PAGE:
We’re a little over a week away from the premiere of Netflix’s “Iron Fist,” the final puzzle piece in the march towards Marvel’s ensemble miniseries “The Defenders.” The streaming network lifted its embargo on Wednesday, and early reviews of the first six episodes are beginning to trickle in — and it’s not sounding too good for the anticipated show.
Where “Daredevil,” “Jessica Jones,” and “Luke Cage” were rousing successes, the early word on “Iron Fist” is less than favorable. Many reviewers are citing pacing issues, a subpar plot, and underwhelming action sequences. It’s important to keep in mind, however, that the reviews reflect the first six episodes of the series, leaving hope that the back-half of the season will rebound from what sounds like a stumble of a start.
Here’s a selection of what the critics are saying about “Iron Fist”:
Kwame Opam, The Verge: “The sad truth, however, is that ‘Iron Fist’ is the weakest of Marvel’s Netflix series to date. As far as diversity, representation, and appropriation go, the series fails in a number of ways. But, over the course of its first six episodes, it also manages to fall short on basic levels like storytelling. Its creative laziness bankrupts the entire show. Marvel’s new series is a disappointing case study in studios needing to try harder to tell difficult stories well.”
Maureen Ryan, Variety: “‘Marvel’s Iron Fist’ is deadly — in all the wrong ways. Not one element of this plodding piece works. The action scenes lack spark, snap, and originality. None of the flat, by-the-numbers characters makes any lasting impression. And as origin stories go, the tale of Danny Rand (Finn Jones), at least as rendered by this creative team, is about as exciting as a slice of Velveeta cheese left out in the sun too long. It takes forever for anything to happen on “Iron Fist,” and as it stumbles along, the uninspired production design, unexceptional cinematography, and painful dialogue fail to distract the viewer from the overall lack of depth, detail, or momentum.”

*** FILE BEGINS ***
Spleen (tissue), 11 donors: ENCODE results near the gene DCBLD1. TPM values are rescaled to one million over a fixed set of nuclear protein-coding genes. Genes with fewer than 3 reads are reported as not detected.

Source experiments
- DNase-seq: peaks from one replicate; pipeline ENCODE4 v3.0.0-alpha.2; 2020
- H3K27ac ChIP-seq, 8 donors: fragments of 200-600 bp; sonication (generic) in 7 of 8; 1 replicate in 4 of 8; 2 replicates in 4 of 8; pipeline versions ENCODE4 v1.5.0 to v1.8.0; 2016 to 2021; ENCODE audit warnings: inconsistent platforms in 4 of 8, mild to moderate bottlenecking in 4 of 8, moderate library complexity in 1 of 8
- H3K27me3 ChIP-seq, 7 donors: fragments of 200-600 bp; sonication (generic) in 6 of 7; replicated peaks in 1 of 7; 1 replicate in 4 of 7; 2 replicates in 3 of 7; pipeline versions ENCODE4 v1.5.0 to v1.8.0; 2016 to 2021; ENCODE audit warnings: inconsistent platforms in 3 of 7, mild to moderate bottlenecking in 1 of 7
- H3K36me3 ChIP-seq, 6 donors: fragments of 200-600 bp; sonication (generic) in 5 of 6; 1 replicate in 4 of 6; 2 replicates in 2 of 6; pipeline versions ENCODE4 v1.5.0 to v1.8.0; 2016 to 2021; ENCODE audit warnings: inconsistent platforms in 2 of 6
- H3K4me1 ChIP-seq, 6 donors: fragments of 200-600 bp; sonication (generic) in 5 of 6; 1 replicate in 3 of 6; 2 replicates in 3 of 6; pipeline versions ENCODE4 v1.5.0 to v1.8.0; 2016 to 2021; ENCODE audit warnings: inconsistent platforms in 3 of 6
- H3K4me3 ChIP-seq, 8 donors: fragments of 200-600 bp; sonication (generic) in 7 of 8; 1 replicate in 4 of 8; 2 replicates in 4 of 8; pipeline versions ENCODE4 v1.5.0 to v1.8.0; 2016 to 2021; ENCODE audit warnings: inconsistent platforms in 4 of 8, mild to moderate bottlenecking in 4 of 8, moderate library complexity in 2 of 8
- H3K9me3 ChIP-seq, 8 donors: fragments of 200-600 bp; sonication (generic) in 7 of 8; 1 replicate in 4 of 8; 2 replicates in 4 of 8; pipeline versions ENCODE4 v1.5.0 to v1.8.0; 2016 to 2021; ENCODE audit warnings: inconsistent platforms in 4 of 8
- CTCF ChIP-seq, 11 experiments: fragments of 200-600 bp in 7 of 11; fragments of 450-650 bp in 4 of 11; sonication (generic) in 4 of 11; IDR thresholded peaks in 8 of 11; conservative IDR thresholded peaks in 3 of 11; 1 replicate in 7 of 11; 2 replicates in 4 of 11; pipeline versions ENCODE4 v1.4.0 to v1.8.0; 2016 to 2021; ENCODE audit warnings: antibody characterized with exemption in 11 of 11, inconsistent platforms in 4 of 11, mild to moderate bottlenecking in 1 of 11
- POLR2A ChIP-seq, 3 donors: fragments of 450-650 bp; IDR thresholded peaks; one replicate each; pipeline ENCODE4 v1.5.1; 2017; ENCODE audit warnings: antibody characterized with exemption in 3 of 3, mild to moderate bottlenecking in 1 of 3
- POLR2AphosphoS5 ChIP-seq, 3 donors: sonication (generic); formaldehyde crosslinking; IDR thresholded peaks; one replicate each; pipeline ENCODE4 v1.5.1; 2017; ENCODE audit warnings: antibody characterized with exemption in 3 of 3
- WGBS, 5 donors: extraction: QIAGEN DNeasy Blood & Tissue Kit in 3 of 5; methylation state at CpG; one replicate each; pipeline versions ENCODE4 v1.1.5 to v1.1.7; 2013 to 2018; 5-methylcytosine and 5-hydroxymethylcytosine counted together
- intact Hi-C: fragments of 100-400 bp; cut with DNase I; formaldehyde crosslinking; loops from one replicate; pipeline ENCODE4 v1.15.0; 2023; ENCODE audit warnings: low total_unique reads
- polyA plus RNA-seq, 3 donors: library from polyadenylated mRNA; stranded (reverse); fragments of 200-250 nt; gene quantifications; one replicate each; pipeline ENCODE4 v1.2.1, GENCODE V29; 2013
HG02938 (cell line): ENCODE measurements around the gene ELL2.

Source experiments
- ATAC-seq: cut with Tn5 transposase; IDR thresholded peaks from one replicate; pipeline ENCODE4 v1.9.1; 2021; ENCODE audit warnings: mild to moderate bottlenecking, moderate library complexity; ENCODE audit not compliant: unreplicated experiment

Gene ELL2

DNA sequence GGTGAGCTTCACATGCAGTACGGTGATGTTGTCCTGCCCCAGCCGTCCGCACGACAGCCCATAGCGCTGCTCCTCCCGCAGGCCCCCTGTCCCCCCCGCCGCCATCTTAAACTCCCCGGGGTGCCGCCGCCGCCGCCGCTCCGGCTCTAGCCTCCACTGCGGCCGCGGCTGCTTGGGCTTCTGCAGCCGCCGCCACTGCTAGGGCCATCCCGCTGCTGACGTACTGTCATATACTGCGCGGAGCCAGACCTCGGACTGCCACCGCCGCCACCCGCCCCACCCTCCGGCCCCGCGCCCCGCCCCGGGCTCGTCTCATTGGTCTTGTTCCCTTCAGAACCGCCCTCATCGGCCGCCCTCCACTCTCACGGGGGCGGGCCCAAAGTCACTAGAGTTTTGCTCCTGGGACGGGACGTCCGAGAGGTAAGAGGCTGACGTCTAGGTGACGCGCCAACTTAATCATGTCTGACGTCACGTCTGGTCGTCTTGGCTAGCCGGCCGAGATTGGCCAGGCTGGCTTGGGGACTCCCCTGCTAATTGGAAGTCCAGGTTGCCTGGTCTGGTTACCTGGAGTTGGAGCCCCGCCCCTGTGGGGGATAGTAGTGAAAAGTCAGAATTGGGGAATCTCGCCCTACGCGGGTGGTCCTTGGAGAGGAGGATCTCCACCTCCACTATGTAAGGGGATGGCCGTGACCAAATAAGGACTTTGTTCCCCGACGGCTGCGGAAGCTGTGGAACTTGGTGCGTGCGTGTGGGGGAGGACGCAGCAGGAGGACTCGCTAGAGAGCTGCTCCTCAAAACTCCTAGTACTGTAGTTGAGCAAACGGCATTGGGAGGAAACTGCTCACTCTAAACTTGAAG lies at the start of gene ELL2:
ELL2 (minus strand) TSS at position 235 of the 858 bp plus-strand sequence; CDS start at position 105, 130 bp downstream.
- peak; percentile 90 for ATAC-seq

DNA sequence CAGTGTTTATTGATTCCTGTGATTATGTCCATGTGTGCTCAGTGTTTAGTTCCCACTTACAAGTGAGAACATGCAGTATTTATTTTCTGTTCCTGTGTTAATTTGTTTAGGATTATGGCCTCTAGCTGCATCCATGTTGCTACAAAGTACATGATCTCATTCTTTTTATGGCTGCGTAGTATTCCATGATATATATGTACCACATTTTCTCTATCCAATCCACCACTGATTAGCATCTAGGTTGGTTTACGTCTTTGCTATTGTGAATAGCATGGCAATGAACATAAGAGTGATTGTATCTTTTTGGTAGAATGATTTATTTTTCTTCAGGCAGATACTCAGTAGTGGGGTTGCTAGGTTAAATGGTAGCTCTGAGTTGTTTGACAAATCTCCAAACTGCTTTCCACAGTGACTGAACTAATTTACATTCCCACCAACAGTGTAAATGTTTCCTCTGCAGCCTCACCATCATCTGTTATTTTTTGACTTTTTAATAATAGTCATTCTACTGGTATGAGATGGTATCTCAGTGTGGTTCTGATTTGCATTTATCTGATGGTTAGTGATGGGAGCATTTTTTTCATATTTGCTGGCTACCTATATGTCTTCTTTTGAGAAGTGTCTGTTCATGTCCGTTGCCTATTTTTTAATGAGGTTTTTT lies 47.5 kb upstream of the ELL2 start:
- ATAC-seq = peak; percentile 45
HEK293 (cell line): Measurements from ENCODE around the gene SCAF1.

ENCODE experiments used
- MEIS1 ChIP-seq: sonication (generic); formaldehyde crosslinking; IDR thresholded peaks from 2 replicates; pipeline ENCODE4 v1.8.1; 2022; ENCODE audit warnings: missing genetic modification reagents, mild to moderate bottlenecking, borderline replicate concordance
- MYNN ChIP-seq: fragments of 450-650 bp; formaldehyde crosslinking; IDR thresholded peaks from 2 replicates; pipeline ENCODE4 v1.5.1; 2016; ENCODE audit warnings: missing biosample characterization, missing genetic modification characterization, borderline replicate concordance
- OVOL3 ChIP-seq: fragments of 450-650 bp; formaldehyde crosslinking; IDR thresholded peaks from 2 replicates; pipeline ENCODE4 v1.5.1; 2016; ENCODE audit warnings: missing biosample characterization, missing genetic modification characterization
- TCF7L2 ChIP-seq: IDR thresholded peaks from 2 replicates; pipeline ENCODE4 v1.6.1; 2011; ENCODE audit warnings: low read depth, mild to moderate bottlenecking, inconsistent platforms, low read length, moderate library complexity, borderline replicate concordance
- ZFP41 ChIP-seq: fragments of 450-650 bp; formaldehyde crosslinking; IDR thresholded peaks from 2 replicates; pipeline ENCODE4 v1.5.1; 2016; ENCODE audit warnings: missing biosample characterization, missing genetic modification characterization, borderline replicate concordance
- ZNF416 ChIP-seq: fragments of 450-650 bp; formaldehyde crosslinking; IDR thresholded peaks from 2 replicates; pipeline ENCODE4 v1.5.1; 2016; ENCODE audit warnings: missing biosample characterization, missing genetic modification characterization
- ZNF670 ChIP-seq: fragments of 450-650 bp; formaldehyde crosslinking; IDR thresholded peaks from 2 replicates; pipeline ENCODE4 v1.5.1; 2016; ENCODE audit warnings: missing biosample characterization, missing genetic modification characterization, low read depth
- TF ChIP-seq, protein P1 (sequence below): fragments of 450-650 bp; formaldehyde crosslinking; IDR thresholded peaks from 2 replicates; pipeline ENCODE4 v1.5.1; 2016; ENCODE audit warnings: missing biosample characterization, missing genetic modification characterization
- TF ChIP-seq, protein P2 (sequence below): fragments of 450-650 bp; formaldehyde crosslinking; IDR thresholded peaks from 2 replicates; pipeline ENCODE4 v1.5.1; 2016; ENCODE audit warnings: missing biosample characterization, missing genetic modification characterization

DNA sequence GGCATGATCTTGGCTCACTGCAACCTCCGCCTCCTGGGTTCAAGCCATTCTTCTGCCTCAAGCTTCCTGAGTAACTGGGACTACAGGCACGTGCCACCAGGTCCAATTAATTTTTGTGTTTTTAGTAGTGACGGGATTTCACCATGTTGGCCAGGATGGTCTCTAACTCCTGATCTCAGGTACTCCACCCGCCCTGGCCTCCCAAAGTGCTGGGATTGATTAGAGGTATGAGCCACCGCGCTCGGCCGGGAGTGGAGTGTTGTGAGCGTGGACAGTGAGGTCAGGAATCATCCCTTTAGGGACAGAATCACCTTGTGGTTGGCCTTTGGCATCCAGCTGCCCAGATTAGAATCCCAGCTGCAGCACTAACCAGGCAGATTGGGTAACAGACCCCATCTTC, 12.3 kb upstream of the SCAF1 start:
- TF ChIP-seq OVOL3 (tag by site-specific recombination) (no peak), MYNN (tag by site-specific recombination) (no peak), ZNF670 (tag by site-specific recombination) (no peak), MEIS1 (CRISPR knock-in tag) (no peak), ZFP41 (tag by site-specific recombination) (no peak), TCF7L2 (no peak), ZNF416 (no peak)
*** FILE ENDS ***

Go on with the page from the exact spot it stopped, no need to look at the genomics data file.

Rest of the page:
Jim Vejvoda, IGN: “‘Iron Fist,’ exec produced by Dexter’s Scott Buck, is Marvel’s most generic Netflix series yet. So much of it feels familiar from many other recent superhero tales — Batman Begins, Doctor Strange, even a bit of Iron Man and Arrow — and the story the series has thus far offered in its first six episodes does little to shake up that well-worn formula.”
Daniel Fienberg, The Hollywood Reporter: “Debuting on Netflix on Friday, March 17, ‘Iron Fist’ feels like a step backward on every level, a major disappointment that already suffers from storytelling issues through the first six episodes made available to critics and would probably be mercifully skippable in its entirety if it weren’t the bridge into the long awaited ‘Defenders’ crossover series.”
Allison Keene, Collider: “Despite a very good cast and a great origin story, ‘Iron Fist’ is predictable, a little hammy, and has no real sense of how to tell a cohesive story. As such, it has a few moments that are great and many that are not.”